There's more black stuff in the side. Dreadbore teams up with Cast Down to take care of nasty creatures, while Collective Brutality gives the deck some much-needed points against spell-at-premium aggro-combo decks like Company and Burn. But I'm still struggling to understand Cast Down at all—why not Terminate? Isn't it fun to kill Thalia, Guardian of Thraben sometimes? Or Baral? Or, like, Shalai? Cast Down is a cleaner turn two play after leading off an Island, but with just a single copy in the mainboard, I don't see that coming up more often than the extra utility from Terminate.
Those nitpicks skirt the point of this build, though, which is to annihilate attrition decks. Discarding Keranos, God of Storms with Thoughtseize does very little thanks to Kolaghan's Command, and when the God sticks against something like Jeskai or Jund, he all but ends the game. Brutality is an excellent sideboard pick for such a strategy, since it offsets the clunkiness of three colors and God cards by functionally generating mana with its escalate cost.
No Dirge for Scourge
I also attended Regionals, but you won't see my name in the Top 8 lists. While I may have limped out of my first Competitive REL event since the Worcester Classic at an ignominious 3-3, my deck had an excellent weekend. In fact, Colorless Eldrazi Stompy was the most-represented Eldrazi deck in the combined Regionals Top 8 metagame, boasting three copies to the two each from BW and Tron.
No real surprises there, at least not to me—sure, I've got all the bias in the world, but Stompy's also been racking up 5-0s with impressive steadiness ever since my Classic win. The numbers from last weekend speak further to its viability in this metagame, especially since it remains relatively fringe.
Unfortunately, I won't be able to make it to Roanoke and repeat my Invitational success with CES this weekend. I would have played this:
Colorless Eldrazi Stompy, by Jordan Boisvert
That's the exact list I played at Regionals, but with a second Spyglass over a Gut Shot. Shot has been phenomenal against Humans (the deck I perceived as Level 0 last weekend), but I'm more concerned with beating Jeskai right now (the Level 1). The deck gains tons of staying power with Teferi, Hero of Dominaria and Search for Azcanta in the picture, and Elspeth, Sun's Champion has always and continues to end the game for us on the spot.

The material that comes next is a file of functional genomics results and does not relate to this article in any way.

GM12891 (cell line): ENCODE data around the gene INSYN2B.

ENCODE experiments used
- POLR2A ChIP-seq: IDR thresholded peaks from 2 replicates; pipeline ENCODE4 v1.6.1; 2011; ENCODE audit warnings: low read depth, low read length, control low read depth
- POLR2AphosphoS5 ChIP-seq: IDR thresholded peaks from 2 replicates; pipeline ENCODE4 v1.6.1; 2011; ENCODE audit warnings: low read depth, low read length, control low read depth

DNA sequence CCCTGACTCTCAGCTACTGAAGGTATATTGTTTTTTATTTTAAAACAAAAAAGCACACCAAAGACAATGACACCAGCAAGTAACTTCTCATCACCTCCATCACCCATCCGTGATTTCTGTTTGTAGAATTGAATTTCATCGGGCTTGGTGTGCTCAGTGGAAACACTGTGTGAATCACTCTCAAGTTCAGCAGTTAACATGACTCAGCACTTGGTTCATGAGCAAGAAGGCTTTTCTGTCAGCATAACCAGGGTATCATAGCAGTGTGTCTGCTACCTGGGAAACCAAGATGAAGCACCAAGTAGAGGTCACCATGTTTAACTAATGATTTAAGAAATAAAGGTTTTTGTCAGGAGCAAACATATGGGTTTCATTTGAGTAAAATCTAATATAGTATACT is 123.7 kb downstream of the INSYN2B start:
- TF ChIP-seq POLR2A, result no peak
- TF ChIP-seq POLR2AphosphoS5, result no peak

Spyglass is also great against Tron, which I expect to show up in some counterspell-hosing configuration to combat Jeskai (the new Level 0) and especially Mardu (the new Level 1 that also beats Humans, and the deck I pegged as the savviest choice in Acton for that reason). I doubt Mardu is quite as good at the Invitational, since players will have it in their crosshairs after Regionals.
Speaking of Humans, I shaved the fourth Blinkmoth to accommodate a second Copter as a hedge in that matchup. Zhalfirin Void helps us make land drops in-game if we need them, but until recently, I haven't had anything I wanted to play over one of our lands. Copter's utility against planeswalkers and the random combo decks showing up in Modern (including Valakut) made me eager to try another one. So far, it hasn't disappointed, and powering out the vehicle on turn one makes early mana decisions very challenging for opponents slinging kill spells.
Looking to the Invitational
As SCG Con approaches, I'm increasingly noticing buzz surrounding the No Banned List Modern Open or various Pauper tournaments. But my eyes are fixed squarely on the Invitational itself as I excitedly await the inevitable new Modern developments. How do you think the tournament will shake out?
5 thoughts on “Regionals at a Glance and Invitational Insights”
Bit confused as to the role of Copter here.
You say it’s a hedge against humans, and it’s good versus combo, and you’ve previously revised your position on it being good against attrition and tap out / removal decks like jund …
When is the card BAD then ? And how do you use it – your previous information on it seems quite out dated now. For me, the card has failed to impress in every non – jund matchup.
Copter gives our creatures pseudo-haste by allowing them to crew it the turn they come in. It’s awful against highly aggressive decks that force us to block each turn, like Burn and Zoo; there, we want to leave that new creature back to block anyway. It’s also bad post-board vs. one-drop removal decks (Push, Bolt, etc.) where we board out Chalice (i.e. Mardu, Jund), but tends to be pretty good game 1 against the field at large. It also helps us mulligan by improving hands without fast mana (i.e. T1 Dismember, T2 Copter, T3 Scourge).
Everything else I’ve written about the good Copter does in this deck still stands.
So you board it out against jund or Mardu?
Right now it seems that tier 1 decks are 6 decks not so interactive (Humans, Tron, Burn, Hollow, KCI, Affinity) and 2 interactive (Jeskai control and Mardu): time to resleeve a 2-2 Reshaper-Endless One split?